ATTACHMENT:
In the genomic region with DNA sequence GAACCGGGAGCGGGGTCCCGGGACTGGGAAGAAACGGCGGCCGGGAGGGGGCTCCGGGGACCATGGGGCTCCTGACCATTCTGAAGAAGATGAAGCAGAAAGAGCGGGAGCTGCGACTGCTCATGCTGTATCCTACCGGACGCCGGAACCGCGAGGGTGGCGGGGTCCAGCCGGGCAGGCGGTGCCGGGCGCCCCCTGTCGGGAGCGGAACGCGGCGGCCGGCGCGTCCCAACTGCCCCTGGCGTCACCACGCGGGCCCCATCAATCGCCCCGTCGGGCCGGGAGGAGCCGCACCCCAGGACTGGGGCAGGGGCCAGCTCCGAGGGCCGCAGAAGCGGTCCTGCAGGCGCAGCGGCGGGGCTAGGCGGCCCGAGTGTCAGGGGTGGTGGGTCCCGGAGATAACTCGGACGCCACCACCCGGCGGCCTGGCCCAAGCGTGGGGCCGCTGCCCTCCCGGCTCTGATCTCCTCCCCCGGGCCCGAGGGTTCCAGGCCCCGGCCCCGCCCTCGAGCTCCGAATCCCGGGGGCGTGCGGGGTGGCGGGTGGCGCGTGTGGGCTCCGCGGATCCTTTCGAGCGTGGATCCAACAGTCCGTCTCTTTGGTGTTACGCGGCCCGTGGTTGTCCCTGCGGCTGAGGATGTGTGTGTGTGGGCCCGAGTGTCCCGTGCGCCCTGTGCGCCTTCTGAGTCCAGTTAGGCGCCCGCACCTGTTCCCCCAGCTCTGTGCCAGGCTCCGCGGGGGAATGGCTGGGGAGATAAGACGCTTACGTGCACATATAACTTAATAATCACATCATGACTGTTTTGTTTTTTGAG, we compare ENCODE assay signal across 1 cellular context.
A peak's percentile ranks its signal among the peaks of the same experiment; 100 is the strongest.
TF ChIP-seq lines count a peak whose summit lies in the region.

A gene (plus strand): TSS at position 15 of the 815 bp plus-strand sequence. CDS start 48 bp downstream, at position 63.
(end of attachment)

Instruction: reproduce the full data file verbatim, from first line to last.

In the genomic region with DNA sequence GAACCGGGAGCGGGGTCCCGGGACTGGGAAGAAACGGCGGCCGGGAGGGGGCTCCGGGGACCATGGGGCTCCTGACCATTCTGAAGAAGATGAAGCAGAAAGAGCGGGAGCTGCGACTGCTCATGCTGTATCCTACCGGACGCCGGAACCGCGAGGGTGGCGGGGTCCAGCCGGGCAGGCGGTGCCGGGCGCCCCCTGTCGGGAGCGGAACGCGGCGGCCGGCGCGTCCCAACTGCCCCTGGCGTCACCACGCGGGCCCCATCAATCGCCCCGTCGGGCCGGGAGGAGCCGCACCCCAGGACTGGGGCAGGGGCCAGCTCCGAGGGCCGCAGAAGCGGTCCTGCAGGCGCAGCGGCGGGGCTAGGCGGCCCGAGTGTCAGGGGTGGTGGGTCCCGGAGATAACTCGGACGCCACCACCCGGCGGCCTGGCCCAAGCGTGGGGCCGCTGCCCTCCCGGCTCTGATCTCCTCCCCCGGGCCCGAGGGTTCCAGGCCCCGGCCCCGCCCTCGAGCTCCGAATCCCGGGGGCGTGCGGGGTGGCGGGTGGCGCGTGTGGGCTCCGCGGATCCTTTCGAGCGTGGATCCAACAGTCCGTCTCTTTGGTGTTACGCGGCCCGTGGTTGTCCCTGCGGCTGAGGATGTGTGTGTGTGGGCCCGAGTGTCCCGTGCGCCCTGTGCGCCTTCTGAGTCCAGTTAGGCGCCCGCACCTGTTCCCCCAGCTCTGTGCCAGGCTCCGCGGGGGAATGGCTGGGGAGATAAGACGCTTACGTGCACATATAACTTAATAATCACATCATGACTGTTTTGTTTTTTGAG, we compare ENCODE assay signal across 1 cellular context.
A peak's percentile ranks its signal among the peaks of the same experiment; 100 is the strongest.
TF ChIP-seq lines count a peak whose summit lies in the region.

A gene (plus strand): TSS at position 15 of the 815 bp plus-strand sequence. CDS start 48 bp downstream, at position 63.